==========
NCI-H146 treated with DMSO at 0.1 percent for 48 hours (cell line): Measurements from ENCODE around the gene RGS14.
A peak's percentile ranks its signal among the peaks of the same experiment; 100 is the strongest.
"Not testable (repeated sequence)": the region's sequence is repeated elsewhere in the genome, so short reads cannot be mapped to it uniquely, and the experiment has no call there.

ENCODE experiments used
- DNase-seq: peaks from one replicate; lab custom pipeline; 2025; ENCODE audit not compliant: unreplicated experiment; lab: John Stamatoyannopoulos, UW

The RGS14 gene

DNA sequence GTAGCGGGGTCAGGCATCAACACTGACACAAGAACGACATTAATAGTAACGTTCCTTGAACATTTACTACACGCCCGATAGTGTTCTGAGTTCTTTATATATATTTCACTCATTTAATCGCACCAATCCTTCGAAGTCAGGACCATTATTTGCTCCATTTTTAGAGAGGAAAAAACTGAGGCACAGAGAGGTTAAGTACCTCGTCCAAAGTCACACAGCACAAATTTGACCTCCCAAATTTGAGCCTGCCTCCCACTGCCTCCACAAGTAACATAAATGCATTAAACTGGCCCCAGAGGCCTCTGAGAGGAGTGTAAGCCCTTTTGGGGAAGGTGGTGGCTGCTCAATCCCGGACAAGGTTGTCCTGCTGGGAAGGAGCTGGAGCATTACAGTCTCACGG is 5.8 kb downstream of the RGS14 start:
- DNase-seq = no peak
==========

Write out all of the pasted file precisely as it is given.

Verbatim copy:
NCI-H146 treated with DMSO at 0.1 percent for 48 hours (cell line): Measurements from ENCODE around the gene RGS14.
A peak's percentile ranks its signal among the peaks of the same experiment; 100 is the strongest.
"Not testable (repeated sequence)": the region's sequence is repeated elsewhere in the genome, so short reads cannot be mapped to it uniquely, and the experiment has no call there.

ENCODE experiments used
- DNase-seq: peaks from one replicate; lab custom pipeline; 2025; ENCODE audit not compliant: unreplicated experiment; lab: John Stamatoyannopoulos, UW

The RGS14 gene

DNA sequence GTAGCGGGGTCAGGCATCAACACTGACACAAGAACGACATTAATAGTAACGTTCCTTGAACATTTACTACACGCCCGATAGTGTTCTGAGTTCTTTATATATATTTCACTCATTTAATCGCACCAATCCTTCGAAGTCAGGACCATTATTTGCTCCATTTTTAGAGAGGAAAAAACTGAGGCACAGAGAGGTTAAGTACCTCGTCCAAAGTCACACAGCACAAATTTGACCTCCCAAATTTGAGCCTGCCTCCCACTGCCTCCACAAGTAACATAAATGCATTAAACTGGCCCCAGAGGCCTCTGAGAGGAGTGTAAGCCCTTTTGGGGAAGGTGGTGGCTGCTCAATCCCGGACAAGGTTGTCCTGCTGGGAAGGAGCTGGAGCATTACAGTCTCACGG is 5.8 kb downstream of the RGS14 start:
- DNase-seq = no peak